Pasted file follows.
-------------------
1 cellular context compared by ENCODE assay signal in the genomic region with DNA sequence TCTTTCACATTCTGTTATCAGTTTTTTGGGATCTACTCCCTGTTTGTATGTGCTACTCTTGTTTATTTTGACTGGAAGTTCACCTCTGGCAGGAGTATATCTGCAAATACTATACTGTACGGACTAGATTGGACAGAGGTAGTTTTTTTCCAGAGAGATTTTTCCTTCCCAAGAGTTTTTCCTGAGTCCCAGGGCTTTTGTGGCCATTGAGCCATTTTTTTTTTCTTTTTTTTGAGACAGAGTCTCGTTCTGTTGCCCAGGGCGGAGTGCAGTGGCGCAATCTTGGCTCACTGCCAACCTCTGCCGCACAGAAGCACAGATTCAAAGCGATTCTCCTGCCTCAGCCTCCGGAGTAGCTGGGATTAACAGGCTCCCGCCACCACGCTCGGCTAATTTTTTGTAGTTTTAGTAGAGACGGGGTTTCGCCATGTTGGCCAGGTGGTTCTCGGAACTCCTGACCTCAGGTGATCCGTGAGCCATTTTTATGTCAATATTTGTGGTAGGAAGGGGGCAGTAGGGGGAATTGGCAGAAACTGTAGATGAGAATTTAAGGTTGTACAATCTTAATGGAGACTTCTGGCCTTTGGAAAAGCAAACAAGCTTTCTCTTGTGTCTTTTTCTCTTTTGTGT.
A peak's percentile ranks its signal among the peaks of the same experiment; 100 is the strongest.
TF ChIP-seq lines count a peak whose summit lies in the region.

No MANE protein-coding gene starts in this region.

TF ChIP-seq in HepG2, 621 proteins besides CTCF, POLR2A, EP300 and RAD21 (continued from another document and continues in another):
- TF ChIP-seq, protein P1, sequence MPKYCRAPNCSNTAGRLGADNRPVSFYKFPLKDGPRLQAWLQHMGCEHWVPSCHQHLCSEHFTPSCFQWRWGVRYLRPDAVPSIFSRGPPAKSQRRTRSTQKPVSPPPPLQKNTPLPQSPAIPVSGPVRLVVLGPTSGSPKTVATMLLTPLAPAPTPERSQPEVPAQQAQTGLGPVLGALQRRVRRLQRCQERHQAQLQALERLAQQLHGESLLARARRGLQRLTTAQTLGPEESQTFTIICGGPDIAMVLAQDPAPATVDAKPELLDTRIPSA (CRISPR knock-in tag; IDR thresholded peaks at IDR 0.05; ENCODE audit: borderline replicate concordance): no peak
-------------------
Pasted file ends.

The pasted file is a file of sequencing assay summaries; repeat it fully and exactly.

1 cellular context compared by ENCODE assay signal in the genomic region with DNA sequence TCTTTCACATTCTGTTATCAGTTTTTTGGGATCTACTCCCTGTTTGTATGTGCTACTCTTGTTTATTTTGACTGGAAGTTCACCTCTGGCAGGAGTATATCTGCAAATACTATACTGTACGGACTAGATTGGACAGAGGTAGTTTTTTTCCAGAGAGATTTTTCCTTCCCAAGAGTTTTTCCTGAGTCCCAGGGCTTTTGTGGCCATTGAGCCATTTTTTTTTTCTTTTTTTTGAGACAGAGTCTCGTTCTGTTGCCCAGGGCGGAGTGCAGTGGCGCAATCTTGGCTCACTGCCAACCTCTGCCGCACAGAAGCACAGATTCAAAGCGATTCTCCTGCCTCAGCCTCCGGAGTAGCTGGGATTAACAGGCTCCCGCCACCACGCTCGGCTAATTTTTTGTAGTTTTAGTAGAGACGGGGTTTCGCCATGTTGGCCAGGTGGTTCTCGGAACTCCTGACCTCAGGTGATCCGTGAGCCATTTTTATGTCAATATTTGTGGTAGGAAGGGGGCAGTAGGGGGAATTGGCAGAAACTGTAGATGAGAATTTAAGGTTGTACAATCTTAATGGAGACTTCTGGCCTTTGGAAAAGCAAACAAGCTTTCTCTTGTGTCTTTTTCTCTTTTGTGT.
A peak's percentile ranks its signal among the peaks of the same experiment; 100 is the strongest.
TF ChIP-seq lines count a peak whose summit lies in the region.

No MANE protein-coding gene starts in this region.

TF ChIP-seq in HepG2, 621 proteins besides CTCF, POLR2A, EP300 and RAD21 (continued from another document and continues in another):
- TF ChIP-seq, protein P1, sequence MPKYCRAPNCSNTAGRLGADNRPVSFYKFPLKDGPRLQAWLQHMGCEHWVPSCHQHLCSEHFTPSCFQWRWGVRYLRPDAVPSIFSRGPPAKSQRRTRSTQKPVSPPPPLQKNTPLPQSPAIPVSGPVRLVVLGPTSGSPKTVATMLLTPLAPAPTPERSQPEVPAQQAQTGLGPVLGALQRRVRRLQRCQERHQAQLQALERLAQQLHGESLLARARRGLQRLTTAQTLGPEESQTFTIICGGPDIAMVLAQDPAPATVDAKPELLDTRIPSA (CRISPR knock-in tag; IDR thresholded peaks at IDR 0.05; ENCODE audit: borderline replicate concordance): no peak